Manuscript Edited by ASU’s De León Earns TAMU Press Award
March 14, 2011
The book, War Along the Border: The Mexican Revolution and Tejano Communities, is scheduled for publication later this fall and includes 13 essays by scholars in the field. The award, which carries with it a $1,000 honorarium, was presented to De León earlier this month at the annual meeting of the Texas State Historical Association in El Paso.
De León, ASU’s C.J. “Red” Davidson Professor of History, is the author or editor of 20 major books and numerous articles on Mexican American and Texas history. An ASU alumnus and faculty member since 1973, De León is considered one of the nation’s preeminent scholars in the field of Mexican American history.
Among the essays selected for the publication is one by Dr. John Klingemann, an assistant professor of history at ASU. His essay, “‘The Population is Overwhelmingly Mexican; Most of It Is in Sympathy with the Revolution:’ Mexico’s Revolution of 1910 and the Tejano Community in the Big Bend,” examines how people in the Big Bend responded to the Revolution by aiding the revolutionaries with arms, engaging in smuggling goods to the warring factions and sheltering refugees, all the while under the watchful eye of Texas law authorities who suspected they were involved in bandit raids upon Texas ranches.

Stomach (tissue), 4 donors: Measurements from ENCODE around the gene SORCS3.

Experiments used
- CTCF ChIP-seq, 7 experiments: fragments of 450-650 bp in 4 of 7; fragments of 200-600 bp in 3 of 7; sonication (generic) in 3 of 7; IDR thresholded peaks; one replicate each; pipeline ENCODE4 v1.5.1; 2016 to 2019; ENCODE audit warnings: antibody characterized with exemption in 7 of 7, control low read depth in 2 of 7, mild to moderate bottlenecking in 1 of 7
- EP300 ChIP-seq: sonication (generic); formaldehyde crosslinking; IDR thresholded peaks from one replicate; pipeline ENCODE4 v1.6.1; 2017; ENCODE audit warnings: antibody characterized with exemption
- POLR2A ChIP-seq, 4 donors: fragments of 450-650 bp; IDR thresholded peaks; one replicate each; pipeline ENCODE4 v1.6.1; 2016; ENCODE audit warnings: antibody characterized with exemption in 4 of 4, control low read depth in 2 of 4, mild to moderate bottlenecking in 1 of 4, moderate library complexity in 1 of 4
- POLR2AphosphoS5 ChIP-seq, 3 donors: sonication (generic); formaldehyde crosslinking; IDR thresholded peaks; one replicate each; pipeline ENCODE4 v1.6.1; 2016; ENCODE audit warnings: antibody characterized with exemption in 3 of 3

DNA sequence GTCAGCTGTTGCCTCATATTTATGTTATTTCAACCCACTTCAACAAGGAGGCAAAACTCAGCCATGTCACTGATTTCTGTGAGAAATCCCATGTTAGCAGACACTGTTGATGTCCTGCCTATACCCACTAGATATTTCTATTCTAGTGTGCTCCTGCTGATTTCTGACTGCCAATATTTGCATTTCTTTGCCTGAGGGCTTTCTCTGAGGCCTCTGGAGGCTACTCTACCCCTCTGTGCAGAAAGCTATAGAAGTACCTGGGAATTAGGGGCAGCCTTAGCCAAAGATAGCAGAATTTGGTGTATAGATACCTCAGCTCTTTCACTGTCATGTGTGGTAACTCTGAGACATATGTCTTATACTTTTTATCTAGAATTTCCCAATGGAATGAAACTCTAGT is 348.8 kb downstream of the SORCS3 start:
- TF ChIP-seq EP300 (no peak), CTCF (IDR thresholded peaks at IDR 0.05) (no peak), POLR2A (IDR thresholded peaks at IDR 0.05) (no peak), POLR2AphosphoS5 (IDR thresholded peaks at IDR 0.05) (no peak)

The collection of essays originated from a query to De León by Professor Tatcho Mindiola of the Center for Mexican American Studies at the University of Houston about scholarship covering the impact that the Mexican Revolution had on Hispanic communities in Texas. When De León replied that very little such information had been compiled, Mindiola suggested De León pursue the topic. De León solicited essays for the book and for a symposium held at the University of Houston in September of 2010 to celebrate the 100th anniversary of the Mexican Revolution.
The latest award is particularly meaningful for De León because it is named for the late Robert A. Calvert, one of De León’s co-authors on The History of Texas, which is today in its fourth edition and remains the most-used contemporary collegiate textbook on the Lone Star State’s past.